“The peo­ple who will work in it told us what works, what doesn’t and what they wanted,” ex­plained prin­ci­pal ar­chi­tect David By­lund. “Court­houses, in par­tic­u­lar, do not see many ca­sual en­coun­ters. It is a highly charged, emo­tional en­vi­ron­ment, and we wanted each de­sign el­e­ment to sup­port the bal­ance be­tween the for­mal­ity of the ju­di­cial sys­tem and the fa­mil­iar­ity de­signed for chil­dren and fam­i­lies.”

A three-part cir­cu­la­tion sys­tem al­lows judges, staff, de­tainees and the pub­lic to move sep­a­rately with pri­vacy and se­cu­rity.

“The court­room de­sign en­sures that judges can clearly see the faces of the peo­ple whose sit­u­a­tions they are con­sid­er­ing,” added By­lund, “and the ceil­ing de­sign, with its lights in a cir­cle, is a gen­tle re­minder of the Hawai­ian custom of ho‘opono­pono (right­ing a wrong through group ef­fort).”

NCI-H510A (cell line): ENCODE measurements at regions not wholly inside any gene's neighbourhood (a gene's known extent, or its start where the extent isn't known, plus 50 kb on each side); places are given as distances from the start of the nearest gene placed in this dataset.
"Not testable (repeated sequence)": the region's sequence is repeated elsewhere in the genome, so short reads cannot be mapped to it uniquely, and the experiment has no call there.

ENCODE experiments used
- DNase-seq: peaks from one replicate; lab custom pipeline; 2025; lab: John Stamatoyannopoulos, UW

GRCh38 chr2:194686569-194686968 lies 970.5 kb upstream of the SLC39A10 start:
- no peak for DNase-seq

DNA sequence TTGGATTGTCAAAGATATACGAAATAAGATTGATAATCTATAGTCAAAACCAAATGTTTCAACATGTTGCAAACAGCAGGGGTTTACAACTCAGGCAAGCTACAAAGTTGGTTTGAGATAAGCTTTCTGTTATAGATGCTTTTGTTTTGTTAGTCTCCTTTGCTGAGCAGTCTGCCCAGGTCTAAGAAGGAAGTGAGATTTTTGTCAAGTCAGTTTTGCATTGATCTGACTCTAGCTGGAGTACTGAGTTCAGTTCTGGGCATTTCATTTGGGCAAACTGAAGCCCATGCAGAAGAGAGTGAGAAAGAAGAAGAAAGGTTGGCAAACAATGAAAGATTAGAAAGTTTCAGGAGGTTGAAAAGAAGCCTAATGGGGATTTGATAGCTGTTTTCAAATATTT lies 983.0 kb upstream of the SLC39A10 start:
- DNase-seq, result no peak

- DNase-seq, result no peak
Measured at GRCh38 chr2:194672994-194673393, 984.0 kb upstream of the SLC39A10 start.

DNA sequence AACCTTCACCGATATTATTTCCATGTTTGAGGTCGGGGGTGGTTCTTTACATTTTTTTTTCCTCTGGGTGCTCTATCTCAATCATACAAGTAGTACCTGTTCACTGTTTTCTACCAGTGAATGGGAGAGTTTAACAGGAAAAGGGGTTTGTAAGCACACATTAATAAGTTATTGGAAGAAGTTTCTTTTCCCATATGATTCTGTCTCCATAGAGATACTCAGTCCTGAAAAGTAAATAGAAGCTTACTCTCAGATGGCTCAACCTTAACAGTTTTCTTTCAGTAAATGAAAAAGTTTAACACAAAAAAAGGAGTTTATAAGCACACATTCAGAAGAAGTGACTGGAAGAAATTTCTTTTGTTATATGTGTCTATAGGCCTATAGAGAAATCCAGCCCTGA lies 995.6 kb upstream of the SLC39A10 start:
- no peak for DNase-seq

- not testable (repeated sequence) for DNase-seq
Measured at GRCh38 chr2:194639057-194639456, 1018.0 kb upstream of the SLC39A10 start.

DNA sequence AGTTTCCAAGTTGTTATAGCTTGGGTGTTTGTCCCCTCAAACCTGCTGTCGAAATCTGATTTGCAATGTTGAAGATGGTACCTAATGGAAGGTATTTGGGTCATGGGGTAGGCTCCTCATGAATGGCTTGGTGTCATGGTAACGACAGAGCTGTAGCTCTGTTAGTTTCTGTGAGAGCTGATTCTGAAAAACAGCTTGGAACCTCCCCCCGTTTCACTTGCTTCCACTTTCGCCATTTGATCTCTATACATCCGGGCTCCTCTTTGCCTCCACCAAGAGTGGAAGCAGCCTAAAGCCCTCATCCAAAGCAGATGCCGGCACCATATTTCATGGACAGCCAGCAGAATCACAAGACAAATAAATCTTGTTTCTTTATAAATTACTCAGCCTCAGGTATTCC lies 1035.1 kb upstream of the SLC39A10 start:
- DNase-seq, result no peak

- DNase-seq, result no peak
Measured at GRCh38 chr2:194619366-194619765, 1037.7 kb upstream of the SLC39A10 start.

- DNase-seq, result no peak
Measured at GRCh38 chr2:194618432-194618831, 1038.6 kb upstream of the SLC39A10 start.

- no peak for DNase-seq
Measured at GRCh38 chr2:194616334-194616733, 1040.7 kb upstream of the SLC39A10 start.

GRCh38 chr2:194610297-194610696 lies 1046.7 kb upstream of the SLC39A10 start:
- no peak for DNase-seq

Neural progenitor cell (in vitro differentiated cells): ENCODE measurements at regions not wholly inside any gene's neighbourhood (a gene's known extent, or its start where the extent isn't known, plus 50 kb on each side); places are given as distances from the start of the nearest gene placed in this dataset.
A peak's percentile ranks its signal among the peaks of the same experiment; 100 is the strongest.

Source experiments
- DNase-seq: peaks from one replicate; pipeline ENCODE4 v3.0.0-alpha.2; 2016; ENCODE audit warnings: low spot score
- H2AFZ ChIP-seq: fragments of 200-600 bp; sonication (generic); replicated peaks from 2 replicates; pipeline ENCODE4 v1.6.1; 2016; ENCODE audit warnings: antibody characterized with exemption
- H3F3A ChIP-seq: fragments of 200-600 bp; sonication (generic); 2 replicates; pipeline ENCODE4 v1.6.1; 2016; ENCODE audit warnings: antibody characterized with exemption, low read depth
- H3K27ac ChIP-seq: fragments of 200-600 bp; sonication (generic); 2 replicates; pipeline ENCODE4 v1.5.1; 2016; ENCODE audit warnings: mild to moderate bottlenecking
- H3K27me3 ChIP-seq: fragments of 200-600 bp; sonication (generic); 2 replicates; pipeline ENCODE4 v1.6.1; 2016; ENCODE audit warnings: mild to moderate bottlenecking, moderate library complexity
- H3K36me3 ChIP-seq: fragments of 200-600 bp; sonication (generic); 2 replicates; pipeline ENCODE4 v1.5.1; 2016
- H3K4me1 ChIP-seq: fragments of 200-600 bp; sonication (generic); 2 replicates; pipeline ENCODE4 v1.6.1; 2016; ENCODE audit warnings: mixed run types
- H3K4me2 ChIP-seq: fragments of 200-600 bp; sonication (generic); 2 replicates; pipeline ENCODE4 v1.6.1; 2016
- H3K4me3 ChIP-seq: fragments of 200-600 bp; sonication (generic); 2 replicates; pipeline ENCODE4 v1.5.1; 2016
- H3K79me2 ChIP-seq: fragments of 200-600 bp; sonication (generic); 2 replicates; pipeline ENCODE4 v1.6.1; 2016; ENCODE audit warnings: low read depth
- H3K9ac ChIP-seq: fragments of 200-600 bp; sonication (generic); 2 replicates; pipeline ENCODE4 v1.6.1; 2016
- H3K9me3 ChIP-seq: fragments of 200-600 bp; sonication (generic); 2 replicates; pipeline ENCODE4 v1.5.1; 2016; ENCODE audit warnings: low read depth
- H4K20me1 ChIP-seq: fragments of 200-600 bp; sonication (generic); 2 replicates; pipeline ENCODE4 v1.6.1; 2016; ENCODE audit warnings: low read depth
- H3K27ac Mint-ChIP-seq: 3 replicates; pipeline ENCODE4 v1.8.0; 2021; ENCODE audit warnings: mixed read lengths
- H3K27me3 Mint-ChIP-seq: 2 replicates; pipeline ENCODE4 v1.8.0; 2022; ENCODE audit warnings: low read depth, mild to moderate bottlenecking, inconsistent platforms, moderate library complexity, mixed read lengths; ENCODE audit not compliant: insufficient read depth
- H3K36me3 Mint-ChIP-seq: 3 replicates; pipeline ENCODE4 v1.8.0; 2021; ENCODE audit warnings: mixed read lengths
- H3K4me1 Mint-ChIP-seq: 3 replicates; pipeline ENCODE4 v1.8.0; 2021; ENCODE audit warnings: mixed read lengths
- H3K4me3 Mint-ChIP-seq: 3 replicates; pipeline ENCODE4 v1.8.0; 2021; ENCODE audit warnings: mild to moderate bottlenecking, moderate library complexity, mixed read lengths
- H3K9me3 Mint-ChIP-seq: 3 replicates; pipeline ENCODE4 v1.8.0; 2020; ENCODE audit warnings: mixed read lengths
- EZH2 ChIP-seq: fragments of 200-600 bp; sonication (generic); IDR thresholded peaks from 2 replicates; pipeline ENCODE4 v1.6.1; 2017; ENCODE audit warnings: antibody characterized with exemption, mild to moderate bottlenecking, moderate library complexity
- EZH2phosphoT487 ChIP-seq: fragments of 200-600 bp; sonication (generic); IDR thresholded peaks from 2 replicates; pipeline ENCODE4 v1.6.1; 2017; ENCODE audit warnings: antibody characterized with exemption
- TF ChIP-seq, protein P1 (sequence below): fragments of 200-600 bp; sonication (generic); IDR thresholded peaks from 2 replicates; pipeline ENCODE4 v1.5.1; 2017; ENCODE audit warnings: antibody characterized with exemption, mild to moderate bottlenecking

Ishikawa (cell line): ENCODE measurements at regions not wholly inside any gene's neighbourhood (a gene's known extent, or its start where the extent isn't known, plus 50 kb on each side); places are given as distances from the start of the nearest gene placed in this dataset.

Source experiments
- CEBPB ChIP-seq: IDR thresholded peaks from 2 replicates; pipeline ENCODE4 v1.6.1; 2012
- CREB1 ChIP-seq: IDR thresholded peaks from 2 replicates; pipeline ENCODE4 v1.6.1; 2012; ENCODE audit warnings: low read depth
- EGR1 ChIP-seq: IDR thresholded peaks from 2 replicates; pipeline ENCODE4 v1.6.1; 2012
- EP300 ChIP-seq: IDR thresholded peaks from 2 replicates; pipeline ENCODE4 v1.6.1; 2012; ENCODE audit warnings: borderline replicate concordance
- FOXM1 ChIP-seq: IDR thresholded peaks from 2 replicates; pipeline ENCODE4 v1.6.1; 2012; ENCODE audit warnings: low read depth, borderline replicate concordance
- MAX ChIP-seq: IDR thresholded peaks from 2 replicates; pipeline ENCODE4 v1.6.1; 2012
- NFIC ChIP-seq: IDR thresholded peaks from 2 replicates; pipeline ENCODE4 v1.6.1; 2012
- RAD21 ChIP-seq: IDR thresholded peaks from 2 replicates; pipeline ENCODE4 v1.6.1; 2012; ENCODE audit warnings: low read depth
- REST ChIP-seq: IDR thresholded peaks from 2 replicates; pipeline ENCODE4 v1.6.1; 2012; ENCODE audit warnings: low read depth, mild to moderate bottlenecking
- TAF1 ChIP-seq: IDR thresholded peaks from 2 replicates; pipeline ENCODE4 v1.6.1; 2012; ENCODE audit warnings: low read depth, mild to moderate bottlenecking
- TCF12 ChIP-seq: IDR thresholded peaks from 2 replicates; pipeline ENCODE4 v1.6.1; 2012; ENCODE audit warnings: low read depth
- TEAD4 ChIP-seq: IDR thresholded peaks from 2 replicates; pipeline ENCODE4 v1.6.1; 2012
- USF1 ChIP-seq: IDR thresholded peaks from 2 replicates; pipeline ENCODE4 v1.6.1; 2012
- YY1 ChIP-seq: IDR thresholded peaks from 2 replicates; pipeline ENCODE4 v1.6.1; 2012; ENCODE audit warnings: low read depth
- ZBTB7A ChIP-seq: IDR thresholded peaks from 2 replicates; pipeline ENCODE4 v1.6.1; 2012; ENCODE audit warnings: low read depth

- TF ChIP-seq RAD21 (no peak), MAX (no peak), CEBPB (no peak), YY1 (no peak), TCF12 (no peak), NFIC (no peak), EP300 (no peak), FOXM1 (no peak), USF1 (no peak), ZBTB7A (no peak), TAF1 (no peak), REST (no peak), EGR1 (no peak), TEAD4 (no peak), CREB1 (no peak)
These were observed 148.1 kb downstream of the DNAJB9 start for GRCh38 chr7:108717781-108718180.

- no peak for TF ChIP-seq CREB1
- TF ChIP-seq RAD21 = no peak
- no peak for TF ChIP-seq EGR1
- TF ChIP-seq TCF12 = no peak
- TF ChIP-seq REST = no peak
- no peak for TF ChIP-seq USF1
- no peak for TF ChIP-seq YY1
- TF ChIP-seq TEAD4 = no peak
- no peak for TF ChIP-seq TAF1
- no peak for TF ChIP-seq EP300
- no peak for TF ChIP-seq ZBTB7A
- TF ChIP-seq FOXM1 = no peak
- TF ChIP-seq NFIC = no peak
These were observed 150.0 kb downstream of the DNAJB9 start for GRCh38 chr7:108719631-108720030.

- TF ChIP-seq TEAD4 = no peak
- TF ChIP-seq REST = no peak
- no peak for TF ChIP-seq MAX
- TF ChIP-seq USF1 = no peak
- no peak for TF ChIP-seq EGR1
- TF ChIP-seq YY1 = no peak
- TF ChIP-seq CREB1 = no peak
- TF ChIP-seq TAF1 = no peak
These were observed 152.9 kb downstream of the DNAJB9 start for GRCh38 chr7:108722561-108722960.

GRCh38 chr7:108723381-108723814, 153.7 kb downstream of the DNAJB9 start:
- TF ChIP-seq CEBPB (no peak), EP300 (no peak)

As part of the Art in Pub­lic Places Pro­gram, the State of Hawaii Foun­da­tion on Cul­ture and the Arts held a com­pe­ti­tion last year to com­mis­sion lo­cal artists for the more unique el­e­ments of the com­plex. Artist Doug Young drew in­spi­ra­tion from nearby Ani­aniku Beach to cre­ate pat­terns that re­sem­ble wa­ter pat­terns in the build­ing’s five multi-story win­dows, while sculp­tor Le­land Miyano pro­vided two stone sculp­tures for the court­yard that re­flect the du­al­is­tic na­ture of Hawai­ian cos­mol­ogy.

“The art­work is in­tended to sup­port the hope that fam­ily prob­lems will be re­solved in a pos­i­tive way. It evokes a sense of place that res­i­dents can re­late to,” said Peter Rosegg, SFCA com­mis­sion- er and chair­man of the Art in Pub­lic Places Com­mit­tee.

The de­signer also in­cluded kapa-in­spired re­liefs on the build­ing’s ex­te­rior to rep­re­sent the an­cient Hawai­ian ahupua‘a sus­tain­abil­ity sys­tem and the con­stel­la­tions used for nav­i­gat­ing the oceans, in turn link­ing fam­ily, com­mu­nity and cos­mic laws of heaven.

“It’s a mes­mer­iz­ing work that helps ful­fill our goal of pro­vid­ing a pow­er­ful seren­ity amid the stress­ful court­house ac­tiv­ity,” By­lund said.